Wednesday, July 27, 2016

"Trumpistas in Trumpistan"

To all the Trumpistas in Trumpistan:
Fix the whole world, you think he can?
In between Christ and Superman?
Let's just say . . I'm not a fan.
July 27, 2016



Sunday, July 24, 2016

"In the Land of Leprechaun"

In the Land of Leprechaun
In the Land of Limerick
You might meet a guy named Sean
But never one named Dick.
July 24, 2016


Friday, July 22, 2016

When We Vote Our Conscience

When we vote our conscience . .

We best enact our civic duty . .

We stay true to ourselves by finding the candidate who best matches our values—and what we want for our country.

We elect those most committed to protecting our Constitution and individual rights . .

The U.S. Constitution and our individual rights are what make our American experience special and unique in the world. They are what's most precious to our existence here and they must be preserved.

We ensure the system designed by the Founding Fathers functions to greatest benefit . .

The U.S. Constitution was designed with a distrust of government—and of those who might work it to their own benefit. As the first modern representative democracy in the world, a system of checks and balances was considered necessary to counterbalance government power, while also protecting the majority from dangerous minorities.

Only by voting in those most committed to protecting our Constitution do we make this system work to protect us and our country.

We give ourselves—and our nation—the best chance of surviving our social and political situation today.

If we vote our conscience, and not for somebody solely to keep somebody else out of office, we best let the system work as intended.

Voting freely for alternative candidates at the presidential level—without fear of the electoral consequences—increases the chance that no candidate from a major party receives the number of votes in the Electoral College, thereby sending the election into the House of Representatives. Our national representatives then have an opportunity to vote their conscience.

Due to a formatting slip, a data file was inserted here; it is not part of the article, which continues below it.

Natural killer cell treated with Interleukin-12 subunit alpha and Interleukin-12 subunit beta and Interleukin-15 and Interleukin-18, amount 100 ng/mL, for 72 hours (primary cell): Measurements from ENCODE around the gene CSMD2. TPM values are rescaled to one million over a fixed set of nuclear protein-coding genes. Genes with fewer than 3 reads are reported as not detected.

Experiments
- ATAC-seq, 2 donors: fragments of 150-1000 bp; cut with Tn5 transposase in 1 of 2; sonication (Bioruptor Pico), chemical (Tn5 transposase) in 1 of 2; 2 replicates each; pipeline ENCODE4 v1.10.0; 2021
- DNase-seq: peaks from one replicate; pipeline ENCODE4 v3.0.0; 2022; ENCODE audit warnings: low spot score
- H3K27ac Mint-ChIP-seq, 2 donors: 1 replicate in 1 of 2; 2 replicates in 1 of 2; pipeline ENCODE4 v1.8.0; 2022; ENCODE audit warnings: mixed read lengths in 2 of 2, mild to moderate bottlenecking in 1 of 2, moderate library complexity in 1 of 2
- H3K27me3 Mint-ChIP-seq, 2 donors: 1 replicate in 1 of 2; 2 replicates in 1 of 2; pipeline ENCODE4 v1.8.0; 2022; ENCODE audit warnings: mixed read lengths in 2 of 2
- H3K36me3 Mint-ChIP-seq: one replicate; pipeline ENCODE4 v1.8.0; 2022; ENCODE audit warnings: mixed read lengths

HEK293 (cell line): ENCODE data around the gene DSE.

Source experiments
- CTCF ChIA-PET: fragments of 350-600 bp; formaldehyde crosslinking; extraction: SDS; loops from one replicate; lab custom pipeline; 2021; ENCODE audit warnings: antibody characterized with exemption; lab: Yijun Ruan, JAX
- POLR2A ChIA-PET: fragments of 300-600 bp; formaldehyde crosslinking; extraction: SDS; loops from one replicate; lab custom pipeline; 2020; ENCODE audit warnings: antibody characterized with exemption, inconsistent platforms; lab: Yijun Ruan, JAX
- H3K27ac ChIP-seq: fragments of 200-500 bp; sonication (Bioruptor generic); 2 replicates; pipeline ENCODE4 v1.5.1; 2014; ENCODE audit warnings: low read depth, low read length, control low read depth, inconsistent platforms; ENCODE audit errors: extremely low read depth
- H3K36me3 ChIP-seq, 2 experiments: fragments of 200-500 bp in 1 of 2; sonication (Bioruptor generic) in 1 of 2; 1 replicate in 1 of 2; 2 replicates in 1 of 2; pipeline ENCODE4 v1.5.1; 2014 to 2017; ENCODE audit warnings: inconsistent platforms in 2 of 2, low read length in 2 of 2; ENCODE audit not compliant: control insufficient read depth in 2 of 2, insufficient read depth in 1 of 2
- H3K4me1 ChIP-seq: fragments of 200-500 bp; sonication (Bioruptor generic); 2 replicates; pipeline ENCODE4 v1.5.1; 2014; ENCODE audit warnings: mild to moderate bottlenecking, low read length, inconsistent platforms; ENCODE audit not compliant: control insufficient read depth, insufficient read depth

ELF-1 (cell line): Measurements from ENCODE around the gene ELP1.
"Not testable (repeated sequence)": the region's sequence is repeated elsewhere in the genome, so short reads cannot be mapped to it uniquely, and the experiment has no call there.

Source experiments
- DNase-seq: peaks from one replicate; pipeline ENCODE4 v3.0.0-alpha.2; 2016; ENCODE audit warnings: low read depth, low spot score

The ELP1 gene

If we elect those most committed to preserving the Constitution to other offices—our national representatives and senators—they can best sponsor and support articles of impeachment should the elected president commit "high crimes and misdemeanors" or otherwise prove unfit for office.

Thursday, July 21, 2016

Life Among the "Servile" Puppies

"You would think it would occur to him, 'Every place I've ever been, everyone has hated me. My only shot is to tie my wagon to Donald Trump. Maybe I can be attorney general or solicitor general.'"

Calls Senator Ted Cruz "a little bitch"

"Time"

Time
Thou art my friend
Time
You heal and mend.
July 21, 2016


#VoteYourConscience

Senator Ted Cruz of Texas
“Stand and speak and vote your conscience, vote for candidates up and down the ticket who you trust to defend our freedom and to be faithful to the Constitution.”

Telling Americans to vote their conscience seems like a fine enough ideal to encourage. In an ideal political world, if more people would just vote their conscience it would keep the system honest. But, in a system that encourages (concretizes?) two parties, voting in this country has tended to be about not letting the other guy get in.

That's certainly how the 2016 presidential election is shaping up, with more people hating the opposing candidate than loving their own.

Telling Republicans at their convention in Cleveland to vote their conscience means what? With the absence of an expected, hoped-for endorsement for their chosen nominee, much might be read into it—but what does it actually mean?

The speaker that followed Ted Cruz last night at the convention—the redoubtable veteran pol with the quicksilver mind, Newt Gingrich—spun it around quickly to mean vote for the nominee. Libertarian candidate, Gary Johnson, has said it meant vote for him.

Even Hillary Clinton has "trolled" the phrase for her own purposes. Does she know that if the Democrat "superdelegates" at the convention next week in Philadelphia heed the call they might not nominate her at all?

Senator Cruz has not said if he'll vote for the Republican nominee—just that he will not vote for Clinton. He would not seem to be steering Republicans to her.

Could it be about the "down-ballot" races, all the other Republicans that might be elected that day? The Senator says he's not asking anyone to write him in.

Trump supporters on whose ears such a call to conscience falls hard might ask themselves why. If they are voting their conscience already  they needn't be upset. If they aren't, well, maybe they needed to hear about it from Senator Cruz.
“I have to say it was somewhat dismaying that, apparently, some of Donald’s biggest partisans right down front, when they heard that people should vote for someone you can trust to defend our freedom and defend our conscience, defend the constitution, immediately they began booing. I’m gonna say that’s a little bit troubling what they’re saying.”